In a New York Times’ article about the emotional and financial toll of being unemployed (Luo & Thee-Brenan, 2009), 708 unemployed adults were surveyed between Dec. 5 and Dec. 10, 2009. Here’s what they found about unemployed Americans:

EMOTIONALLY

  • 69% are more stressed.
  • 55% have had trouble sleeping.
  • 48% have experienced emotional or mental health issues (e.g., anxiety or depression).
  • 46% have felt ashamed or embarrassed about being unemployed.

FINANCIALLY

  • 53% have borrowed money from family members or friends since losing their jobs.
  • 54% have reduced visits to doctor or medical treatments.
  • 47% is without health care coverage.

“How far you go in life depends on you being tender with the young, compassionate with the aged, sympathetic with the striving and tolerant of the weak and the strong. Because someday in life you will have been all of these.” -George Washington Carver

References

Dragano, N., He, Y., Moebus, S., Jockel, K., Erbel, R., & Siegrist, J. (2008). Two models of job stress and depressive symptoms: Results from a population-based study. Social Psychiatry and Psychiatric Epidemiology, 43,72–78.

Landy, F. J. & Conte, J. M. (2007). Work in the 21st Century: An Introduction to Industrial and Organizational Psychology (2nd ed.). Malden, MA: Blackwell Publishing.

Luo, M. & Thee-Brenan, M. (2009). Poll reveals trauma of joblessness in U.S. The New York Times. Retrieved December 15, 2009 from http://www.nytimes.com/2009/12/15/us/15poll.html

People with a Situational Value System

rude-customers

“A person who is nice to you but rude to the waiter, or to others, is not a nice person” (Barry, 1998, p. 185).

[NOTE: This post was updated January 2015]

Many years ago, while waiting for a show at a nice hotel in Dallas, my wife and I were standing in line to order some coffee. As we were in line waiting (we were second in line) at a busy one-person coffee stand, the woman waiting behind us (she was third in line) yelled out, “Can I go ahead and pay for this?” It didn’t matter to her that two other people (the first lady in line and us) were ahead of her in this ordering process.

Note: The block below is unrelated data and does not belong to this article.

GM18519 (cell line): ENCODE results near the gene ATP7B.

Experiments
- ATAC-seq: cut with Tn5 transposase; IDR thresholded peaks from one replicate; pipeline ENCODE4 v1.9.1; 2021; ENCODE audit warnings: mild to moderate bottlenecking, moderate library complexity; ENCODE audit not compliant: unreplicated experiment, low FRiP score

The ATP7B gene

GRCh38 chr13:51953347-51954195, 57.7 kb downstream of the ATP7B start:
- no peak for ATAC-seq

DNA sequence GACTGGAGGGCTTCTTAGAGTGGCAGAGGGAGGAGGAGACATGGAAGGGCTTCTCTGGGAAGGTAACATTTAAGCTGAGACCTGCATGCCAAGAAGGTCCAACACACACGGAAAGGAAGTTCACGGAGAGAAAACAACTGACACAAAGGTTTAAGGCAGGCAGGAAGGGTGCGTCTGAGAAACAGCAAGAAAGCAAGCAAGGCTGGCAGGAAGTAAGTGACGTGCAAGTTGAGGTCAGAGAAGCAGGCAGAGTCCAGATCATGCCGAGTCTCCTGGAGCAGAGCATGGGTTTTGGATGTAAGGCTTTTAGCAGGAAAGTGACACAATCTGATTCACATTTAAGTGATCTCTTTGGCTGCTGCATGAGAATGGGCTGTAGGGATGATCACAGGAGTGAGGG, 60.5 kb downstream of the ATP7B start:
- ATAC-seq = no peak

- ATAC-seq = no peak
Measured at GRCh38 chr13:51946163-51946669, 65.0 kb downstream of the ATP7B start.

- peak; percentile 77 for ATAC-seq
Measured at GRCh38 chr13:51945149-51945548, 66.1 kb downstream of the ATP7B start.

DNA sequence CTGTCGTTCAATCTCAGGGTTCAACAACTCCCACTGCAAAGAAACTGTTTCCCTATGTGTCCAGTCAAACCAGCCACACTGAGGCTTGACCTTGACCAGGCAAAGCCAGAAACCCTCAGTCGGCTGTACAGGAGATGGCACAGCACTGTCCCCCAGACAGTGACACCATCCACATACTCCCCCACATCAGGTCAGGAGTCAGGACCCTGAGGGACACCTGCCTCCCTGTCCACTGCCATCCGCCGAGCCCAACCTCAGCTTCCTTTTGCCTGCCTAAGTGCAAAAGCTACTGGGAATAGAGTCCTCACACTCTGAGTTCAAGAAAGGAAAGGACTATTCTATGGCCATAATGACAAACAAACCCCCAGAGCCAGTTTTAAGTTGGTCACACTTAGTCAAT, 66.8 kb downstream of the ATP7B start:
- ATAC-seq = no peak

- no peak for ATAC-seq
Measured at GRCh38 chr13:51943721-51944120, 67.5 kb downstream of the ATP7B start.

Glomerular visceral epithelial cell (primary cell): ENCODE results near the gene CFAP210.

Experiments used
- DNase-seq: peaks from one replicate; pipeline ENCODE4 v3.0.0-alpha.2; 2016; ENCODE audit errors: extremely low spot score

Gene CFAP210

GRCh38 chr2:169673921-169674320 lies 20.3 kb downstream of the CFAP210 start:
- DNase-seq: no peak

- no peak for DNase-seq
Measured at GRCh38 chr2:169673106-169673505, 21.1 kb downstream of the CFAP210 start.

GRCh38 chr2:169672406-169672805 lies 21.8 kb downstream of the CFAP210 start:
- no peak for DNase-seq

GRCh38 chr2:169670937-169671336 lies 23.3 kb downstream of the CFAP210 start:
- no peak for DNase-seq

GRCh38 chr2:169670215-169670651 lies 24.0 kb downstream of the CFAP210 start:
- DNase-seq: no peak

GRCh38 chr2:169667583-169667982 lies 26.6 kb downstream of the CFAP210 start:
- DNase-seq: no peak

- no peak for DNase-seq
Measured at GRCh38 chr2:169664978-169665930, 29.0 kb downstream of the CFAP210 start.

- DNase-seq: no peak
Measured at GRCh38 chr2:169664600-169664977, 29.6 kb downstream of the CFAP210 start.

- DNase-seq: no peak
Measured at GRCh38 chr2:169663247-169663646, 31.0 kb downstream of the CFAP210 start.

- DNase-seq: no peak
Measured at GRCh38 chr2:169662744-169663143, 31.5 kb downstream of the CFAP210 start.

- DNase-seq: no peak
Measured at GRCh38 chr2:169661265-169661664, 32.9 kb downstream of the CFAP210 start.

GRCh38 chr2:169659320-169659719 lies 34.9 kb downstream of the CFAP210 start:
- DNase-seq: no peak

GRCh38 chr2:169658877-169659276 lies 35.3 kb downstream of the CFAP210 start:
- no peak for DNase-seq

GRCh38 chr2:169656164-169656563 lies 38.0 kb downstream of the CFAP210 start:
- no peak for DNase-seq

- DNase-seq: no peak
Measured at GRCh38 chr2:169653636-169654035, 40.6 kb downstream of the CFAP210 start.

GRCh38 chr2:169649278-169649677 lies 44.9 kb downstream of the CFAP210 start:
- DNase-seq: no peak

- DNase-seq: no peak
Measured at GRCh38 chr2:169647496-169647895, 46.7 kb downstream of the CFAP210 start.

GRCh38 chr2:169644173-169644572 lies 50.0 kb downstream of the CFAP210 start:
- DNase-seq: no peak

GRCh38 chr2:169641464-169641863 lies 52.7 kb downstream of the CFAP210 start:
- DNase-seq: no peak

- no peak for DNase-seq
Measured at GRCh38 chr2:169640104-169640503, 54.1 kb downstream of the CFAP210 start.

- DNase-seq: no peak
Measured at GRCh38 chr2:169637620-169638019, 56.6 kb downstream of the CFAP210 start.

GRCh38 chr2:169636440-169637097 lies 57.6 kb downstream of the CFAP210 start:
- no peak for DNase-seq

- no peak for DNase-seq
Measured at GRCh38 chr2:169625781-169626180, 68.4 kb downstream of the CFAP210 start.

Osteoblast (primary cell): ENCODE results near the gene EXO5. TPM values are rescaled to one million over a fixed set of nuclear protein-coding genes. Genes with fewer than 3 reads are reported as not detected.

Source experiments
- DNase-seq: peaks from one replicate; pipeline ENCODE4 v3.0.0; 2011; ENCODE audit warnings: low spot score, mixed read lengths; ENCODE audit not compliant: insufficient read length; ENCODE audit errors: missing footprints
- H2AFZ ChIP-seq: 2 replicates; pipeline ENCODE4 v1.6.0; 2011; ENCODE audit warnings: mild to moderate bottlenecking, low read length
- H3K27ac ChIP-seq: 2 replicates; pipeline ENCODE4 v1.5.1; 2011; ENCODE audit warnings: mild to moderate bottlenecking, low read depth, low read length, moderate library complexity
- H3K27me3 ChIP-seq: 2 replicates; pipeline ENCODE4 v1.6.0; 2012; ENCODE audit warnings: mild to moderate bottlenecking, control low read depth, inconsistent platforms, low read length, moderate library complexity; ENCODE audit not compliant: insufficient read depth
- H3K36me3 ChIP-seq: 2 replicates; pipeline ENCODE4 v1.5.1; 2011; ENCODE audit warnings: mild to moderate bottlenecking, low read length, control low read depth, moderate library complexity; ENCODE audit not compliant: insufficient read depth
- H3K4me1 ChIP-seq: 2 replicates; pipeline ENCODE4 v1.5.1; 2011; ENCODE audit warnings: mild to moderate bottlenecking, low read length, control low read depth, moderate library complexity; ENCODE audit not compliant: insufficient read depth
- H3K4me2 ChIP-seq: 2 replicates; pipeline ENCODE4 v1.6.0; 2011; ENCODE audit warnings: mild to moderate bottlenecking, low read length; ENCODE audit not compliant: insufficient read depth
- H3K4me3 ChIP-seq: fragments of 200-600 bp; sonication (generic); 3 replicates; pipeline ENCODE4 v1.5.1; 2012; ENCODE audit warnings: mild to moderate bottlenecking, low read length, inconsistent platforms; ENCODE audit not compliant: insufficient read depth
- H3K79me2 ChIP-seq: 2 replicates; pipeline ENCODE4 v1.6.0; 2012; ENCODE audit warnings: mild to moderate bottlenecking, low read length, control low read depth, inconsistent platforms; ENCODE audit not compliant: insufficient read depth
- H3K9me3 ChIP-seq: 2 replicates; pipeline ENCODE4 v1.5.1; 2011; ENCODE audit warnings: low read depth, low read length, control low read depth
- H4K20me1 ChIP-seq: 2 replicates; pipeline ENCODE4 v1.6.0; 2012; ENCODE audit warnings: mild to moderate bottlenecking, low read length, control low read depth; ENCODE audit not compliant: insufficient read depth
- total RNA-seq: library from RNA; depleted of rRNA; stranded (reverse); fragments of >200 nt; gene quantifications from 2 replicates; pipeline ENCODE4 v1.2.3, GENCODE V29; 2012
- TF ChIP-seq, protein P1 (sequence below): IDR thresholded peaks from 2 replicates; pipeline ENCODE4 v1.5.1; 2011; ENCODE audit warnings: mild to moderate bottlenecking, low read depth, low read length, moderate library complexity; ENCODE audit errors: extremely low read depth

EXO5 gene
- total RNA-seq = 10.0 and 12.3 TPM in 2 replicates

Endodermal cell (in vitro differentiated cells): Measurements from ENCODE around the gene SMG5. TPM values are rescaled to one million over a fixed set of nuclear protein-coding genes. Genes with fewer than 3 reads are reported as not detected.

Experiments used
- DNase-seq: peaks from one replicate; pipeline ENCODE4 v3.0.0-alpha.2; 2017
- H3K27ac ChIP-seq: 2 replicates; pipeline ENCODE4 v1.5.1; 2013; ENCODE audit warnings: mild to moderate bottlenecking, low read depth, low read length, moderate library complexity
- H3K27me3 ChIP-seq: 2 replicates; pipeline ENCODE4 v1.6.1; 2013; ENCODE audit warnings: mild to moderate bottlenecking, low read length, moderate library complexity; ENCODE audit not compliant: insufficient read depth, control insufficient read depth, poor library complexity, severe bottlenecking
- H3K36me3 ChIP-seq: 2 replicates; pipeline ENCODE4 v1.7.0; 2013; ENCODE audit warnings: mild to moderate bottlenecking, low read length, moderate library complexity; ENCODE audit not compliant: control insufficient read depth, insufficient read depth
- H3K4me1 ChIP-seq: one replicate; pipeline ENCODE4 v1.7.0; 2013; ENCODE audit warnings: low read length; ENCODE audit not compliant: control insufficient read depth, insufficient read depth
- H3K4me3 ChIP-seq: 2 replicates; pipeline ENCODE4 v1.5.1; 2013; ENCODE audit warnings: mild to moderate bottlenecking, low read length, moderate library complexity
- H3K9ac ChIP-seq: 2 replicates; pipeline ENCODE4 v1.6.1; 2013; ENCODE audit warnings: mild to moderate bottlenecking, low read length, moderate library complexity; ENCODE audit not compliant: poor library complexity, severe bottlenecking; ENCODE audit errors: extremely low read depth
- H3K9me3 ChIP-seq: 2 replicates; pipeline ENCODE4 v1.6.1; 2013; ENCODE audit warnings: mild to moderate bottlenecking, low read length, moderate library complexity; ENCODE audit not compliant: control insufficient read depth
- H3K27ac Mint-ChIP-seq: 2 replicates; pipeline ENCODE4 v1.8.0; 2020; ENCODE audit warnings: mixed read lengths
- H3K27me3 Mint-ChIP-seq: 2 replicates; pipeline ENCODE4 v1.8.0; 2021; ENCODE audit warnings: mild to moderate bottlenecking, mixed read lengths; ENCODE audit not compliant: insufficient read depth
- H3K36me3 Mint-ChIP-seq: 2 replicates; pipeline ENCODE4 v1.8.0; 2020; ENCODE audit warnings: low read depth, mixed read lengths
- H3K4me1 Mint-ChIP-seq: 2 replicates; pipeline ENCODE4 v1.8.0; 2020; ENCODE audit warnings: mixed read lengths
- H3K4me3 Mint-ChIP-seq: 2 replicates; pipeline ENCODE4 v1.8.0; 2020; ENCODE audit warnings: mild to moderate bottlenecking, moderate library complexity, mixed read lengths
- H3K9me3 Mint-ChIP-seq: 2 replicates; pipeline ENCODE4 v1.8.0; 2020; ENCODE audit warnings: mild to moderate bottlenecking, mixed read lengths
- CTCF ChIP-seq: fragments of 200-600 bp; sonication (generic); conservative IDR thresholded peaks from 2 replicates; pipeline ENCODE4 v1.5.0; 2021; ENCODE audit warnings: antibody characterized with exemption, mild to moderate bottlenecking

I forgot what this was. It might have been a bottle of water or something small. But pretty much everyone else waiting patiently in line was ordering something small. After she interrupted and cut in line, she made some disparaging remarks about the single employee working there.

My wife and I both used to work as a waiter (me) and waitstaff trainer (wife) and thus we’re especially sensitive to and aware of how we and others treat waiters, waitresses, or anyone in a people service profession (e.g., hotel maids, bellmen, etc.). When I see behaviors like this woman’s, it brings me back to the time, more than 20 years ago, when I worked as a waiter for a restaurant in Austin, Texas.

I didn’t know it at first but was quickly informed by the other waitstaff that I was waiting on a baseball celebrity and his family. “Ok, not a big deal,” I thought. I’ll just make sure that I’m at my best and take care of them as I always do with all of my customers.

Because the family was busy visiting and chatting loudly, I stepped back to give them time to decide what they wanted to order. Not long afterwards, the wife snapped her fingers at me (like a rich person does when she beckons her servants). After the family ordered, she dismissed me, like “I’m done with you now leave my sight” type of attitude.

William H. Swanson, Chairman and Former CEO of Raytheon, cautioned:

“Watch out for people who have a situational value system, who can turn the charm on and off depending on the status of the person they are interacting with . . . Be especially wary of those who are rude to people perceived to be in subordinate roles.” [Cited in USA Today “CEOs say how you treat a waiter can predict a lot about character”]

I think this advice should be taken very seriously, especially by those in a supervisory or management role. In a USA Today article, Siki Giunta (CEO of Managed Objects, but who previously worked as a bartender) summed this up well when she said this type of situational behavior is a good predictor of a person’s character because it’s not something you can learn or unlearn easily but instead it shows how you were raised.

The woman who cut in line to place her order felt that she was special and deserved special treatment and gave herself permission to cut in front of others and then displayed contempt by mumbling unkind comments about the person preparing the coffee.

Takeaway: Whether it’s ordering coffee on a Saturday night or interacting with employees at work on a Monday morning, each of us—whether you’re a CEO, manager, or employee—needs to treat everyone, both in and outside the office (regardless of their status or title in the social or corporate ladder) with kindness, dignity, and respect.

Written By: Steve Nguyen, Ph.D.
Leadership + Talent Development Advisor

References

Barry, D. (1998). Dave Barry Turns 50. New York, NY: Ballantine Publishing Group.

Jones, D. (2006, April 17). CEOs say how you treat a waiter can predict a lot about character. USA Today. Retrieved from http://www.usatoday.com/money/companies/management/2006-04-14-ceos-waiter-rule_x.htm

Workplace Incivility Hurts Employees & Businesses

Work stress
Work stress